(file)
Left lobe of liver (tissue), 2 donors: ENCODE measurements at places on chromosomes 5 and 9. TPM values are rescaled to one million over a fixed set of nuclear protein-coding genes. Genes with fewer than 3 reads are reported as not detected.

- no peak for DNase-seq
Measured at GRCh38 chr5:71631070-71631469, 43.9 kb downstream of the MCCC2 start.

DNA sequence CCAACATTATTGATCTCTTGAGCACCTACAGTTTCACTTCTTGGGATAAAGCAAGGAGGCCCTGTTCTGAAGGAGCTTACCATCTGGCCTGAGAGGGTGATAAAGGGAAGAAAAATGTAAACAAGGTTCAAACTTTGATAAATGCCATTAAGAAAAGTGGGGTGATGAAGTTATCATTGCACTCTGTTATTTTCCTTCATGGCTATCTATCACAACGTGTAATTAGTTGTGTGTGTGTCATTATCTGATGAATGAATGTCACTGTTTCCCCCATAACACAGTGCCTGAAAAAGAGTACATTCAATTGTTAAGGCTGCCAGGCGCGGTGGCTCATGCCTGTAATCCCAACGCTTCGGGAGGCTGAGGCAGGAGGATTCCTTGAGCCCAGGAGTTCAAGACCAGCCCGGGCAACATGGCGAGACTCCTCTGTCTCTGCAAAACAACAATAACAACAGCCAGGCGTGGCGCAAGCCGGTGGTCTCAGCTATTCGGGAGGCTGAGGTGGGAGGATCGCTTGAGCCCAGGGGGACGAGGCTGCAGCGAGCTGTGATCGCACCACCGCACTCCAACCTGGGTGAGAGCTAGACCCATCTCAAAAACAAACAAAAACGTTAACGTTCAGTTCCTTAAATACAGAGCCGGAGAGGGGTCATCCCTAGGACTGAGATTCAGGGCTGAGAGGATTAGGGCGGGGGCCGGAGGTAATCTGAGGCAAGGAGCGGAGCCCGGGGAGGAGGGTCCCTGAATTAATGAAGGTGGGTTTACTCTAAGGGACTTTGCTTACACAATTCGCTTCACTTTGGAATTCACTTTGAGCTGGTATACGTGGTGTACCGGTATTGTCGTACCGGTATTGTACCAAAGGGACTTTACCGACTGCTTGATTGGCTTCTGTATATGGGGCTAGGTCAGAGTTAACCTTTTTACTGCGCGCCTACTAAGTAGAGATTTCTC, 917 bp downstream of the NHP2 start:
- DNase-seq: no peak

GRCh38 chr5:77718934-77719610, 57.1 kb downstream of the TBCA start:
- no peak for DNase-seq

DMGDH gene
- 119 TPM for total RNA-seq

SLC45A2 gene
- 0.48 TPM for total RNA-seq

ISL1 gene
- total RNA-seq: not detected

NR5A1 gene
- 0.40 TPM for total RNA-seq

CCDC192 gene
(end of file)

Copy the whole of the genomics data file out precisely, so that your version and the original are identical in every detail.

Left lobe of liver (tissue), 2 donors: ENCODE measurements at places on chromosomes 5 and 9. TPM values are rescaled to one million over a fixed set of nuclear protein-coding genes. Genes with fewer than 3 reads are reported as not detected.

- no peak for DNase-seq
Measured at GRCh38 chr5:71631070-71631469, 43.9 kb downstream of the MCCC2 start.

DNA sequence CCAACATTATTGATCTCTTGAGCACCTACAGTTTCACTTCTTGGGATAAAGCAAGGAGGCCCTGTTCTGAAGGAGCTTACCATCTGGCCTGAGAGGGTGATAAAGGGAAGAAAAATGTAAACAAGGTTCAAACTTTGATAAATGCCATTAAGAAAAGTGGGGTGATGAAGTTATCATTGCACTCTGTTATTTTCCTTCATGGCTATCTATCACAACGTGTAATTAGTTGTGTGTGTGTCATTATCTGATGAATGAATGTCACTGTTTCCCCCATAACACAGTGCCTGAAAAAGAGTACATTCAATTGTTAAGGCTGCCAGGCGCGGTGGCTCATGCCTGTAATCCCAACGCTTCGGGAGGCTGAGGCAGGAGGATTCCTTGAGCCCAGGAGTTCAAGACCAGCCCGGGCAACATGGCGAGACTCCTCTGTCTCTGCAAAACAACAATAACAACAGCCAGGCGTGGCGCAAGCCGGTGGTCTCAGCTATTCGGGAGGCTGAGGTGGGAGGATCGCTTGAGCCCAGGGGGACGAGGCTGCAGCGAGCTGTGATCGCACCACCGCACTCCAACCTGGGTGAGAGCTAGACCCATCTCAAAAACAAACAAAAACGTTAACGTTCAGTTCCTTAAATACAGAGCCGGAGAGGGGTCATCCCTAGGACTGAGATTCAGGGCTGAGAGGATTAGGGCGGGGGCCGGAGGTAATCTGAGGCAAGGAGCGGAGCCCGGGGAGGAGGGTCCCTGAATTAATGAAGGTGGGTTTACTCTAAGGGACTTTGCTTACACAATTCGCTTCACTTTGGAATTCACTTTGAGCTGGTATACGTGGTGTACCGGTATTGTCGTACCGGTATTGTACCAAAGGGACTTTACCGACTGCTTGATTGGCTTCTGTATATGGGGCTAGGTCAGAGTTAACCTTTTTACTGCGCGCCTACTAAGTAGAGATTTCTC, 917 bp downstream of the NHP2 start:
- DNase-seq: no peak

GRCh38 chr5:77718934-77719610, 57.1 kb downstream of the TBCA start:
- no peak for DNase-seq

DMGDH gene
- 119 TPM for total RNA-seq

SLC45A2 gene
- 0.48 TPM for total RNA-seq

ISL1 gene
- total RNA-seq: not detected

NR5A1 gene
- 0.40 TPM for total RNA-seq

CCDC192 gene